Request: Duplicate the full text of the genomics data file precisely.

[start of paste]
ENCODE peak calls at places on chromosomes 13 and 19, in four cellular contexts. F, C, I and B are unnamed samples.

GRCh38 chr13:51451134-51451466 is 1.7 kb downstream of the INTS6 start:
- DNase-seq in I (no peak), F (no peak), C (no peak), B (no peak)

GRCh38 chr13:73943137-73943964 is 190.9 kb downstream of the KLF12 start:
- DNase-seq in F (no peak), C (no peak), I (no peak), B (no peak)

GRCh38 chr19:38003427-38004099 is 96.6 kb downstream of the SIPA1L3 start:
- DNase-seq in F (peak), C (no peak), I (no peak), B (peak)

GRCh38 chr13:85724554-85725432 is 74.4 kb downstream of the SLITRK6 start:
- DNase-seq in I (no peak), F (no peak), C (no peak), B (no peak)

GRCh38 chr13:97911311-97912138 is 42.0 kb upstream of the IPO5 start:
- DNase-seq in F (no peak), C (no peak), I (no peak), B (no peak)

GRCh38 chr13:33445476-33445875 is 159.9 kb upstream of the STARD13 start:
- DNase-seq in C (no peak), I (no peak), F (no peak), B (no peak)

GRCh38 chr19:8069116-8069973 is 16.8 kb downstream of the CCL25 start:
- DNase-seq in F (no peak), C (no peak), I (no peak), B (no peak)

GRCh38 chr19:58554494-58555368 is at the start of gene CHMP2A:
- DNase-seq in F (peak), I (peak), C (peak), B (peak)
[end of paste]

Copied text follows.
ENCODE peak calls at places on chromosomes 13 and 19, in four cellular contexts. F, C, I and B are unnamed samples.

GRCh38 chr13:51451134-51451466 is 1.7 kb downstream of the INTS6 start:
- DNase-seq in I (no peak), F (no peak), C (no peak), B (no peak)

GRCh38 chr13:73943137-73943964 is 190.9 kb downstream of the KLF12 start:
- DNase-seq in F (no peak), C (no peak), I (no peak), B (no peak)

GRCh38 chr19:38003427-38004099 is 96.6 kb downstream of the SIPA1L3 start:
- DNase-seq in F (peak), C (no peak), I (no peak), B (peak)

GRCh38 chr13:85724554-85725432 is 74.4 kb downstream of the SLITRK6 start:
- DNase-seq in I (no peak), F (no peak), C (no peak), B (no peak)

GRCh38 chr13:97911311-97912138 is 42.0 kb upstream of the IPO5 start:
- DNase-seq in F (no peak), C (no peak), I (no peak), B (no peak)

GRCh38 chr13:33445476-33445875 is 159.9 kb upstream of the STARD13 start:
- DNase-seq in C (no peak), I (no peak), F (no peak), B (no peak)

GRCh38 chr19:8069116-8069973 is 16.8 kb downstream of the CCL25 start:
- DNase-seq in F (no peak), C (no peak), I (no peak), B (no peak)

GRCh38 chr19:58554494-58555368 is at the start of gene CHMP2A:
- DNase-seq in F (peak), I (peak), C (peak), B (peak)